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It all comes down to this: no matter how you parse it—art, politics, spirit, planet; body, mind, heart, and soul—the realms that are reckoned separate in the official version of our current reality are in truth a unity, and recognizing that is the path to wholeness. When we violate—ignore, deny, falsify—the absolute indivisibility of our lives, we pay a crushing price. Daring to live into wholeness doesn't guarantee happiness, of course. But it does confer freedom, the kind that comes from within and radiates in all directions. As Isaiah Berlin said, "Everything is what it is: liberty is liberty, not equality or fairness or justice or culture, or human happiness or a quiet conscience." Our specific birthright is freedom in the service of compassion. And wholeness is our aspiration, just as the seed aspires to sprout.

I have been thinking hard about this lately, as friends share with me the work of artists whose approach is embedded with this knowledge as beads are laid into the wax and wood base of a Huichol mask. And even more as I observe political work that is simultaneously spiritual work and simultaneously art work and the three are braided so closely that it is impossible to pass a hair's-breadth between them. For instance:

The wonderful media artist Mona Smith (her heritage is Sisseton–Wahpeton Dakota Oyate; check out the Bdote MemoryMap for an interactive embodiment of Dakota people's relationship to Minnesota) sent me a link to Gyasi Ross's "A Guide to Idle No More for Dummies," published last month. It's a concise and straightforward explication of a movement that is anchored in centuries of resistance to exploitation and expansive in its vision: "this movement belongs to anybody who wants to stand up for the Earth and women and also make a positive change in the community," Ross writes.

I recently had the pleasure of meeting Hawaii's Poet Laureate and founder of HawaiiSlam, Kealoha, whose work embodies a rejection of corporate values in favor of the continuity and vitality of indigenous, earth-centered values. I was especially taken with his performance of his poem "Chances," which captures my own truth too (and probably yours) with its refrain, "What are the chances?":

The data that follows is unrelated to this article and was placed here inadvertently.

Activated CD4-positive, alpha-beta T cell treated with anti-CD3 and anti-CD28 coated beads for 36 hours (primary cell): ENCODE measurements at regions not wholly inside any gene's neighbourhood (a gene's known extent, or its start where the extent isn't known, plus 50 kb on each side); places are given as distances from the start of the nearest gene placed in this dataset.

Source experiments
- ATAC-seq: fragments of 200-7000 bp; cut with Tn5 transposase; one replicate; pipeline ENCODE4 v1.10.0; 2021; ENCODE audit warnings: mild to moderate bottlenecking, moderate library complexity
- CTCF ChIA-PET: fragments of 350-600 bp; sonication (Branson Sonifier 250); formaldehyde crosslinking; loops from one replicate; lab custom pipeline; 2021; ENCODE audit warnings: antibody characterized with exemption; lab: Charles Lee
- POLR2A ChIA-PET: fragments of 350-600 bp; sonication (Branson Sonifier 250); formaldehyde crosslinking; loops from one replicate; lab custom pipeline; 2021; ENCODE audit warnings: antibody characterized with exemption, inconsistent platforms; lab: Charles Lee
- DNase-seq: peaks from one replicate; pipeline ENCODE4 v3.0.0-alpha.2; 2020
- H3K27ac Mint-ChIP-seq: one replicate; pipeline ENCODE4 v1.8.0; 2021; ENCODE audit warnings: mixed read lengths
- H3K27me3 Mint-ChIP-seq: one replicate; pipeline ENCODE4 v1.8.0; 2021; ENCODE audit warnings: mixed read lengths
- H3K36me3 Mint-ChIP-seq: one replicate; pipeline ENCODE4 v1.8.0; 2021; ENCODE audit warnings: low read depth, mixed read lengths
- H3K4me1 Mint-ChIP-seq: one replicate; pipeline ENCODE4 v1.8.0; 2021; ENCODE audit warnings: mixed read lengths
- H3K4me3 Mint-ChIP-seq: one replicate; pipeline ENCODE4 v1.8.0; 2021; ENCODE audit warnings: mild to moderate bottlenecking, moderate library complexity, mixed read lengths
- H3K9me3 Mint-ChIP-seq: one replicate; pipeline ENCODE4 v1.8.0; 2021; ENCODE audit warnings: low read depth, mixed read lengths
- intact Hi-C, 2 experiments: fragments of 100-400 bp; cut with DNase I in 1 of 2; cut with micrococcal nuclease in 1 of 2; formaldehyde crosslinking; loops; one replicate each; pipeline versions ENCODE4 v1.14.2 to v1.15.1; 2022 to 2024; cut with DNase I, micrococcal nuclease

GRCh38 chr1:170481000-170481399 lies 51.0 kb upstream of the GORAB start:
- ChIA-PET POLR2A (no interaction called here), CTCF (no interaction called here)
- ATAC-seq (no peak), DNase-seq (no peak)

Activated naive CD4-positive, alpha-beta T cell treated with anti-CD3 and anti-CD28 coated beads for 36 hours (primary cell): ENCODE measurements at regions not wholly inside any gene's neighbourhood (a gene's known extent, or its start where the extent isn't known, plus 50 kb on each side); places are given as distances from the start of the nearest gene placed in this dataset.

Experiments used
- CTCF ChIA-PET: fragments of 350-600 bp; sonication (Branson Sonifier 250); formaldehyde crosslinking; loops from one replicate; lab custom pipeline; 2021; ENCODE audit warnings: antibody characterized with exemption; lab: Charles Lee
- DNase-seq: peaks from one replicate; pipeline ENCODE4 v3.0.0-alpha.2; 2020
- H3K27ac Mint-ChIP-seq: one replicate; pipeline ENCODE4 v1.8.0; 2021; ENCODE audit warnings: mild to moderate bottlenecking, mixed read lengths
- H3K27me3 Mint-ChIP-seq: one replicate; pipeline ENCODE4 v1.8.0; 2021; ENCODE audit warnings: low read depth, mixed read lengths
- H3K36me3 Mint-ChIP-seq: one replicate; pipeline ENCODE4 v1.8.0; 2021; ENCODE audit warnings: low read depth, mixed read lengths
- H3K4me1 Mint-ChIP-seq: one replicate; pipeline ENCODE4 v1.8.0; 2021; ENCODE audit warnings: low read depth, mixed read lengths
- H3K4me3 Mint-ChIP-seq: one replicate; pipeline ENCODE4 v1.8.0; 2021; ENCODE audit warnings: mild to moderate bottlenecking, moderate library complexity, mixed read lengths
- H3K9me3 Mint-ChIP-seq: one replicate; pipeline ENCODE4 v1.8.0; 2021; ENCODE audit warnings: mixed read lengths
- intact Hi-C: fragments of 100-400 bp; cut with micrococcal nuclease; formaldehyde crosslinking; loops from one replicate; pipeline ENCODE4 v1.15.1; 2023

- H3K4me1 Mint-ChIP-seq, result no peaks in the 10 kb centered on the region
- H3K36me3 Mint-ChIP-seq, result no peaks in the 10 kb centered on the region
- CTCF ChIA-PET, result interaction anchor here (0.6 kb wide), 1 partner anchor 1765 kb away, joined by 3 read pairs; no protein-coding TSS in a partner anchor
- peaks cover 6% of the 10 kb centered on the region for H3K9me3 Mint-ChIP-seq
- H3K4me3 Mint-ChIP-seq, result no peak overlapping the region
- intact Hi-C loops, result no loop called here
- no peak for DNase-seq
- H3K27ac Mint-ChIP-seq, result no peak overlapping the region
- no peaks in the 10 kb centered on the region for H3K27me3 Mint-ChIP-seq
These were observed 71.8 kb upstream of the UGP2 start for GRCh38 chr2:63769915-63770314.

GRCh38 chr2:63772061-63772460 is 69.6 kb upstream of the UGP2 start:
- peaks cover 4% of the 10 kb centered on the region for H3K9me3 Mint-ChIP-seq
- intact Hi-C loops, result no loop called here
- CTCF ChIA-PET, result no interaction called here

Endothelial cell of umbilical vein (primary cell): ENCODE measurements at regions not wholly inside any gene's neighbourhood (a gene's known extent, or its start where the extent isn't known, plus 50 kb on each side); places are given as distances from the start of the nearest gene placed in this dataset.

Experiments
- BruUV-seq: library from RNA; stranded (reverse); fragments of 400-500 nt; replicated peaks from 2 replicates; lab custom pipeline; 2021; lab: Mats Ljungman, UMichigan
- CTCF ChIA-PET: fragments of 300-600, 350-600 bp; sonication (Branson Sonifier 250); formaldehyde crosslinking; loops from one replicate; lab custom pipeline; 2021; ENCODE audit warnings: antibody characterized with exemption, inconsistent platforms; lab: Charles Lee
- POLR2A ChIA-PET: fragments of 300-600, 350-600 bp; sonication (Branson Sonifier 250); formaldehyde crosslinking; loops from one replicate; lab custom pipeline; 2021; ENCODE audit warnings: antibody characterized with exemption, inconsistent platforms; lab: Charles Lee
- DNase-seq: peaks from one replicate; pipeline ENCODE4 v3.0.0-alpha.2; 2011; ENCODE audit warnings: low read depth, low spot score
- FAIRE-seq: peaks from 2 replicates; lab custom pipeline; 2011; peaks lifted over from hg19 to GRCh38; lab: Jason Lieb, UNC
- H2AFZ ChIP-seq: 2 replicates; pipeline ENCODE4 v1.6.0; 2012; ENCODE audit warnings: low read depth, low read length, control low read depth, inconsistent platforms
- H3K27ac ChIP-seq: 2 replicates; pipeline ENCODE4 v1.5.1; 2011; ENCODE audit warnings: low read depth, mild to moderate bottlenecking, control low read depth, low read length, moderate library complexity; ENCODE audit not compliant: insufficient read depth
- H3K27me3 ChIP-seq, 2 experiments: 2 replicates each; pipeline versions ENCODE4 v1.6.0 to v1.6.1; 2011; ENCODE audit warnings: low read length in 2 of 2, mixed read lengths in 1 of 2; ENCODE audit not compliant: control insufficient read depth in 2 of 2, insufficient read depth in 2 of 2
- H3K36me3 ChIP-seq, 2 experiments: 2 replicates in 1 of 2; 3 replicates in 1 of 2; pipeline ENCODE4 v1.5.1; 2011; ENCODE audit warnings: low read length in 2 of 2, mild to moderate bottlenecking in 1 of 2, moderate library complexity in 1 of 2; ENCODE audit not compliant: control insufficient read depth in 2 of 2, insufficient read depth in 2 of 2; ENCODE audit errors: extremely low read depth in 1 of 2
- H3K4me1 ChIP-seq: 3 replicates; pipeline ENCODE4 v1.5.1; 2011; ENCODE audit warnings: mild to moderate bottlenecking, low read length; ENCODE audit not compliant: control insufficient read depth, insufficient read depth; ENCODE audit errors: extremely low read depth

I come from a long line of impossibilities
A circumstance that happened to manifest because random chance allowed it to.

Which reminded me of my friend Bob Holman, a wonderful poet who founded The Endangered Languages Poetry Project (and with linguists Daniel Kaufman and Juliette Blevins cofounded the Endangered Language Alliance). Bob has been working on a series of documentaries about endangered languages. The first few videos are available at one of his sites, with a full PBS series to come.

To see a whole range of work that asserts the inseparability of art, spirit, and positive social change, visit the website of the Native Arts & Cultures Foundation and click on the link for 2013 Artist Fellowships. You will find writers, media makers, visual artists, dancers, musicians, and others whose work foreshadows the world being born.

I feel very strongly that soon, enough people will perceive this to reach a tipping-point. I can almost see the old divisions start to fall away, crumbling under the weight of their own arbitrariness, freeing our common culture from their grip. But I am impatient for it to happen. I find myself sitting like a mother bird waiting for that first peck to crack the shell and release new life into the world. I think it will help to crack the shell if we name things as they are: to begin saying that a project or organization or event falls into the category of wholeness; rather than choosing between art, politics, and spirit, refusing the distinction and choosing them all.

Beyond all the other ways my heart lifts at this emergent reality is the spirit of generosity than infuses it. None of this work conceals or minimizes the damage done, genocides, colonial powers' indifference to the cultures they trampled, injuries to Mother Earth and life itself. But neither does it sink to revenge, neither does it become the thing it opposes. When I think about the sheer weight of generosity required to desire the enlightenment of those who have injured you, I understand moral grandeur and the healing it can bring. I breathe in hope grounded in reality.

So much music tells this story but I can't help myself, readers, I have to offer another Roy Buchanan: art, spirit, politics, "Five String Blues":

Oh, Jesus, this is my final plea
Yes, Jesus, this is my final plea
You know I'm still beggin' you
Don't let the Devil get the best of me


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